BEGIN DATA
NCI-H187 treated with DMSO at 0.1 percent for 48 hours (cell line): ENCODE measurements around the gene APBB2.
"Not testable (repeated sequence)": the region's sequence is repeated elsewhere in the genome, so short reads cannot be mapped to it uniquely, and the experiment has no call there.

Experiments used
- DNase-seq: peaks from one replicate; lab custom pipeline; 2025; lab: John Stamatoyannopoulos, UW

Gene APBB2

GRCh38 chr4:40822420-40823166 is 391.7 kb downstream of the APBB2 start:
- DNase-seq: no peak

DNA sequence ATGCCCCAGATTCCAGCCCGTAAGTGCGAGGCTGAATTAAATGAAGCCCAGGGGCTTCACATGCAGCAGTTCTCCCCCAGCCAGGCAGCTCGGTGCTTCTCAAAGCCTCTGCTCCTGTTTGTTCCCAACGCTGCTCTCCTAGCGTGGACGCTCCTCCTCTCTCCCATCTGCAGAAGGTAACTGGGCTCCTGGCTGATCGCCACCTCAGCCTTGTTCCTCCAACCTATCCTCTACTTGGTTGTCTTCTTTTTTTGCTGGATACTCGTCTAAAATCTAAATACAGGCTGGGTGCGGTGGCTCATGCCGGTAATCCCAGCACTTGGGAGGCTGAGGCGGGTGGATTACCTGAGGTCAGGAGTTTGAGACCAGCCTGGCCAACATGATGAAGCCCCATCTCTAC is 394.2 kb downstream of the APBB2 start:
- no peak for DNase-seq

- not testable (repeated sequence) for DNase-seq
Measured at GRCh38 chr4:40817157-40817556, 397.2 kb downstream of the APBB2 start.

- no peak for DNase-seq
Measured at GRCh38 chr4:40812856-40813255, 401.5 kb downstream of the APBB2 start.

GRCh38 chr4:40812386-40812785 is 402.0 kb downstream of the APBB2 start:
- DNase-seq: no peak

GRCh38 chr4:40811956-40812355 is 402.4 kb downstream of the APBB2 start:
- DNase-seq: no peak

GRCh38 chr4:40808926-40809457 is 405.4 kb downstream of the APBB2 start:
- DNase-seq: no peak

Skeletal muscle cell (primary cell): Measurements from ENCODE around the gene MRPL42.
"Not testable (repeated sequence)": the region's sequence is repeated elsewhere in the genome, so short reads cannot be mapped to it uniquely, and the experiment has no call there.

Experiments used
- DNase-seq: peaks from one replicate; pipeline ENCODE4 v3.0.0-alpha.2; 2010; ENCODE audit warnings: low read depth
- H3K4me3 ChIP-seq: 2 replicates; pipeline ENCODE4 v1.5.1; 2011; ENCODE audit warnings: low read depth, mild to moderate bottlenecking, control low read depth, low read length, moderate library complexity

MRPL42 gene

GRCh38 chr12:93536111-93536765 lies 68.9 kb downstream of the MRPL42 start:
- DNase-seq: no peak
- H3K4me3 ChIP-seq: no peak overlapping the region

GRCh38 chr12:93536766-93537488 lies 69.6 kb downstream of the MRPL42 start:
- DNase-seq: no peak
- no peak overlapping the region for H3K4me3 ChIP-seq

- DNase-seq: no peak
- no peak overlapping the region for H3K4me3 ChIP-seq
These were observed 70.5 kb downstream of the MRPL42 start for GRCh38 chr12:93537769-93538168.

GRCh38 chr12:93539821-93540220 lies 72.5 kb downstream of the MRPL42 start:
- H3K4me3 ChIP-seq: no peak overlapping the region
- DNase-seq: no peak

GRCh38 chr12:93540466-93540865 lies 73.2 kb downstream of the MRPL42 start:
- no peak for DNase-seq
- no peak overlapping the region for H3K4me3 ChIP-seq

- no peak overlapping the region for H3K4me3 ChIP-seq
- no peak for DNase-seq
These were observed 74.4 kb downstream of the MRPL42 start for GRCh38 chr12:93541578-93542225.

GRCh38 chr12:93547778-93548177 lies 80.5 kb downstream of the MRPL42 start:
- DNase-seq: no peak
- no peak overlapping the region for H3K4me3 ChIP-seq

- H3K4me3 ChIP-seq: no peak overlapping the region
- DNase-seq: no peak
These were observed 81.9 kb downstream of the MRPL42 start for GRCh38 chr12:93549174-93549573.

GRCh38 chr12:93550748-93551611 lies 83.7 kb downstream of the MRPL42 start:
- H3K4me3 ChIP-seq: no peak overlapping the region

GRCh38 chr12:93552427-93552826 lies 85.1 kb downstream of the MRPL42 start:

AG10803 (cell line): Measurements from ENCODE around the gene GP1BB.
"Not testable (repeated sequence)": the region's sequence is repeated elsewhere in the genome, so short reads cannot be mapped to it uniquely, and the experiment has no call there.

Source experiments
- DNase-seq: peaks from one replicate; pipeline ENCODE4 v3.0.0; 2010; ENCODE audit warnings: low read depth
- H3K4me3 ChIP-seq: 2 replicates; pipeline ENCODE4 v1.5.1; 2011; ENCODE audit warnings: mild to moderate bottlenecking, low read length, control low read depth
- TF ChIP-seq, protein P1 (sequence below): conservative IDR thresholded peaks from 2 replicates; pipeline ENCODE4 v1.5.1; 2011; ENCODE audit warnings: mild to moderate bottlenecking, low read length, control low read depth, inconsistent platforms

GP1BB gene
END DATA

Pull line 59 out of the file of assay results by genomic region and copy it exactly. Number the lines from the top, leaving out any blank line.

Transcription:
GP1BB gene